12/08/2015 01:55 EST | Updated 12/08/2016 05:12 EST

Samara Canada Is Facilitating Important Discussions

A decade ago, I attended a gathering for a now defunct group -- Canada25.

I met inspiring young emerging leaders who would go on to become leaders in their communities. The group had a lofty dream of creating "a culture of innovation that begets challenging opportunities, celebrates success, and empowers individuals to fully utilize their skills and ideas." On the shadow of Stephen Harper's Conservatives taking over the reins of our federal government, I felt the gathering was a great refuge for thoughtful progressive Canadians. The groups co-founder, Alison Loat, made a lasting impression on me. However, I was disappointed when the group decided to close operation because of lack of funds in 2007.

Little did I know, the co-founder of the group, Loat, would soon team up with a highly successful, shrewd and well connected billionaire businessman, Michael MacMillan, to help start a similar organization in Toronto named Samara Canada in 2009. The group aimed to help produce "independent research on the state of Canada's democratic institutions and attitudes Canadians hold about public life. Its efforts to date have focused on the federal level, though the organization's findings have application to provincial and local politics in Canada."

Since then, it has become an important and respected voice all across Canada.

Last week, I attended a reception for its Everyday Political Citizen Award. I was in the audience, when Luke Anderson, won and gave a touching speech, from his wheelchair. "As a wheelchair user I am affected by barriers in our communities that prevent me from accessing the spaces that I desire," he would say. This was the same young man, who helped create a simple ramp and helped 800 businesses become wheelchair accessible.

"The irony of the difficulty accessing this (Samara's) building underlines the importance of his work exactly," Samara's co-founder, Michael MacMillan would respond, as he handed him his award.

In addition to Anderson, Hana Woldeyes, a 17-year old Ethiopian-Canadian, like myself, would also be awarded for her work helping new immigrants transition to citizenship. Cory Nicotine, a Cree youth from Alberta, was also honored for running a program that helps young people with opportunities without discrimination.

Samara Canada has indeed become a special place for those looking to be politically engaged. It recognizes the emerging leaders among us, helps us network with the powerful and facilitates smart political discussions among its many achievements. For instance, the book that the group published -- In Tragedy in the Commons -- by Alison Loat and Michael MacMillan, showcased an intimate interview with departing members of Parliament and become a must-read for new members of Parliament. This year, I decided to use it as a holiday gift to friends -- to the aspiring and successful politicians.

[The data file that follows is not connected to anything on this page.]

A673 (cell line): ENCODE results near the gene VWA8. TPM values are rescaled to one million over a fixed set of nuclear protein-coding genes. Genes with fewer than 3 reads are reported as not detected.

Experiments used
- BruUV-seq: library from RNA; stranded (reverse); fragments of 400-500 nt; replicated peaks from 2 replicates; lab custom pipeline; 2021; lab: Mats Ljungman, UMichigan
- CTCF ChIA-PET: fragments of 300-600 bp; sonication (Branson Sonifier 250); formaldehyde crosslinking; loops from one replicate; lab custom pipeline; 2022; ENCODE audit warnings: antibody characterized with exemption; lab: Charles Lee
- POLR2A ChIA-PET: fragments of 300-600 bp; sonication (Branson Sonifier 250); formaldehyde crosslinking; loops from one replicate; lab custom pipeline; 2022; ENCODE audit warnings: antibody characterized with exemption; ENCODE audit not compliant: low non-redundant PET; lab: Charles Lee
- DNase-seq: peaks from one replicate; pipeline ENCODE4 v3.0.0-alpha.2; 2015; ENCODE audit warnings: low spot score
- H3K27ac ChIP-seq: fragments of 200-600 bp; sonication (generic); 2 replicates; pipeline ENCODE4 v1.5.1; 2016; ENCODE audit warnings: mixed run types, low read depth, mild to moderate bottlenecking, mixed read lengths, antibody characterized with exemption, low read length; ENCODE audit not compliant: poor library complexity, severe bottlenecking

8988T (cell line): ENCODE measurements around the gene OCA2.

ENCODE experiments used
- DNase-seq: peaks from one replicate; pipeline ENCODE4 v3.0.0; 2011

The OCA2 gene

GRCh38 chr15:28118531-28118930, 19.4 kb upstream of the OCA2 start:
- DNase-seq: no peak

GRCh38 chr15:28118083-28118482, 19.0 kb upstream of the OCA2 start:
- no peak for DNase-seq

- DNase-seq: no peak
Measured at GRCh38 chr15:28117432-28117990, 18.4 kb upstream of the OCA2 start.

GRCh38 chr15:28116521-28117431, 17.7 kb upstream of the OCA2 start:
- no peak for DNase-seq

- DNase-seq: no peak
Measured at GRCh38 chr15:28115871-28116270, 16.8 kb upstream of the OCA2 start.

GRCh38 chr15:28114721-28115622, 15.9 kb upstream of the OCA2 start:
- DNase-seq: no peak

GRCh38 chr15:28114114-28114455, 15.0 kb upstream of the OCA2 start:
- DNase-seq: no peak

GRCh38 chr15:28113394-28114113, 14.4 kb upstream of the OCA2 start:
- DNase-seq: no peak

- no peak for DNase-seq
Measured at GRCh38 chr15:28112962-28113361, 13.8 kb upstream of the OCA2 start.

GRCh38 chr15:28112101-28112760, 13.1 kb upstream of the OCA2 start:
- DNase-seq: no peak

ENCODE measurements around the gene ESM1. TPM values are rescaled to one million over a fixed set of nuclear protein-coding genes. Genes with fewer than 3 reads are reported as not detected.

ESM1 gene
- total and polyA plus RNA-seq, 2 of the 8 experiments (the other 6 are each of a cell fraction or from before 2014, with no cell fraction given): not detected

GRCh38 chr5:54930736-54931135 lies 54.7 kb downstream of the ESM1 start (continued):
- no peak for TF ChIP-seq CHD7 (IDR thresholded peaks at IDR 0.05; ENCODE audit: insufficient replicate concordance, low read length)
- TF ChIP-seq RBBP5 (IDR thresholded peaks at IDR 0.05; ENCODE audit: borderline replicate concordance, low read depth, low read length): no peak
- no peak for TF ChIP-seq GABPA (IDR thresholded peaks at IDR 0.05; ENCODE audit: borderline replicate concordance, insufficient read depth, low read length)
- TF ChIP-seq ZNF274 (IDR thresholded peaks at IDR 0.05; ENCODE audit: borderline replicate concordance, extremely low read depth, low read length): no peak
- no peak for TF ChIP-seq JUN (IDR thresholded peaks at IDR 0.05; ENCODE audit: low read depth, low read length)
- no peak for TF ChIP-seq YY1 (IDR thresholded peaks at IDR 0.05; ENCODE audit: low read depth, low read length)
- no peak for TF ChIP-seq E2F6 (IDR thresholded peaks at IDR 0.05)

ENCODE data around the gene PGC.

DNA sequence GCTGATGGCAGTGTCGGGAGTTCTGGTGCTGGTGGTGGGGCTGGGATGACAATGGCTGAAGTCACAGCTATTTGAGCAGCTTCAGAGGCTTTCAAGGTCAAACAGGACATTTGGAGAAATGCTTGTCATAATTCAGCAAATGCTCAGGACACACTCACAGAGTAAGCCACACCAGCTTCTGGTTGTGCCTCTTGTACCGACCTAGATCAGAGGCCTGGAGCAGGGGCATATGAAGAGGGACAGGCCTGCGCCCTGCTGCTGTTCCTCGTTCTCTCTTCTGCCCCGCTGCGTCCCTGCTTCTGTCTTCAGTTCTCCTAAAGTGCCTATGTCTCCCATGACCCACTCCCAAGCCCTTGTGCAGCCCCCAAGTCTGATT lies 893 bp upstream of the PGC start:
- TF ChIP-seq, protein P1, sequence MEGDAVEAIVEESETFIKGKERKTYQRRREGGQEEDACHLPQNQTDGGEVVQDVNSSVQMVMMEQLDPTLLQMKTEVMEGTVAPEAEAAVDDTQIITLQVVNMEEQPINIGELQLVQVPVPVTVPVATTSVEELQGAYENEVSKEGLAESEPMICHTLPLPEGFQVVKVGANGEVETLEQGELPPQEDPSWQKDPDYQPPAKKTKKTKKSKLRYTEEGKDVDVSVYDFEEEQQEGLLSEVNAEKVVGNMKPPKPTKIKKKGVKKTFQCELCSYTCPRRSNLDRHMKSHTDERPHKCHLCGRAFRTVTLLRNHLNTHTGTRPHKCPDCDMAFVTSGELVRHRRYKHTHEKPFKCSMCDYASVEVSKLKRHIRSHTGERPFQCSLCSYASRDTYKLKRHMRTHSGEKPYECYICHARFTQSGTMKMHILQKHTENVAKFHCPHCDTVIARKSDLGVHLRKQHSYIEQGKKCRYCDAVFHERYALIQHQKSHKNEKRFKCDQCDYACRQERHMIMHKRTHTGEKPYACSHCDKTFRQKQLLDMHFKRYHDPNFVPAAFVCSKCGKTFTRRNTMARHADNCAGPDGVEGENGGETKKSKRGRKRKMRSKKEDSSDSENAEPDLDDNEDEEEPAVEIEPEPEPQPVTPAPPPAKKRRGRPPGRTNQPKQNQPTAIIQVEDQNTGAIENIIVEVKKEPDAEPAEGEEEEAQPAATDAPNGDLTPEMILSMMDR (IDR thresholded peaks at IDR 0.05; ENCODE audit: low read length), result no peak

Samara, has also helped release a report card -- Democracy 360 -- on Canada's state of democracy and facilitates important discussions with the likes of Bob Rae, Dave Meslin and Desmond Cole and helped produce a report -- "Message Not Delivered", Vote PopUP and the UBC Academic e-book blog and Samara blogs and they have all been valued by many of us.

Like many elitist liberal well-intentioned organizations, Samara lacks diversity among its staff and board members, denying itself a rare opportunity to hear from emerging leaders with unique perspectives and resources directly. It is a bit disappointing that it has to make an attempt to inject diversity in its composition by giving out a slew of awards to compensate a diversity that is clearly lacking within its in-house talents. I hope they know and understand the value of diversity in a city that is rich and multicultural. However, no one can deny the fact that this organization is doing an important and vital public work.


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